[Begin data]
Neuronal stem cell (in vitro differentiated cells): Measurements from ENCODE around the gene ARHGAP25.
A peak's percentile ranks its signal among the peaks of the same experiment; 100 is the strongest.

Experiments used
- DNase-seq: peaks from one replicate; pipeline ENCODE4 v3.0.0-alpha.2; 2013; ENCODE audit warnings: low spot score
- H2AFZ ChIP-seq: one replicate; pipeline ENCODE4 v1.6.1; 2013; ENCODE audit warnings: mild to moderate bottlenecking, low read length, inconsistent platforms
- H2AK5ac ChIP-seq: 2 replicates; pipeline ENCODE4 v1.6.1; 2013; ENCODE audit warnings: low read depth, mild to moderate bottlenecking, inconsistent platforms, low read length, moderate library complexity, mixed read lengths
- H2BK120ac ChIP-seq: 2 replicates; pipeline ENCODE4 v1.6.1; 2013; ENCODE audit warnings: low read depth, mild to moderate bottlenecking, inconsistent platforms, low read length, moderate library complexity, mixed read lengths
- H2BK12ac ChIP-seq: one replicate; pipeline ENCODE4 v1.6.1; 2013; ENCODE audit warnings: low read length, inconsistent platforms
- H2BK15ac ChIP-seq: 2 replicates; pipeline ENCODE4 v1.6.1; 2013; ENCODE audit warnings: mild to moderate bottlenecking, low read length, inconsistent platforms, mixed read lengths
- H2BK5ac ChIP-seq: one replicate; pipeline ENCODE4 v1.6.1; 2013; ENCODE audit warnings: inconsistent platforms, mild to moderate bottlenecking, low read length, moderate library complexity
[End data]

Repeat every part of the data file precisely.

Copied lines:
Neuronal stem cell (in vitro differentiated cells): Measurements from ENCODE around the gene ARHGAP25.
A peak's percentile ranks its signal among the peaks of the same experiment; 100 is the strongest.

Experiments used
- DNase-seq: peaks from one replicate; pipeline ENCODE4 v3.0.0-alpha.2; 2013; ENCODE audit warnings: low spot score
- H2AFZ ChIP-seq: one replicate; pipeline ENCODE4 v1.6.1; 2013; ENCODE audit warnings: mild to moderate bottlenecking, low read length, inconsistent platforms
- H2AK5ac ChIP-seq: 2 replicates; pipeline ENCODE4 v1.6.1; 2013; ENCODE audit warnings: low read depth, mild to moderate bottlenecking, inconsistent platforms, low read length, moderate library complexity, mixed read lengths
- H2BK120ac ChIP-seq: 2 replicates; pipeline ENCODE4 v1.6.1; 2013; ENCODE audit warnings: low read depth, mild to moderate bottlenecking, inconsistent platforms, low read length, moderate library complexity, mixed read lengths
- H2BK12ac ChIP-seq: one replicate; pipeline ENCODE4 v1.6.1; 2013; ENCODE audit warnings: low read length, inconsistent platforms
- H2BK15ac ChIP-seq: 2 replicates; pipeline ENCODE4 v1.6.1; 2013; ENCODE audit warnings: mild to moderate bottlenecking, low read length, inconsistent platforms, mixed read lengths
- H2BK5ac ChIP-seq: one replicate; pipeline ENCODE4 v1.6.1; 2013; ENCODE audit warnings: inconsistent platforms, mild to moderate bottlenecking, low read length, moderate library complexity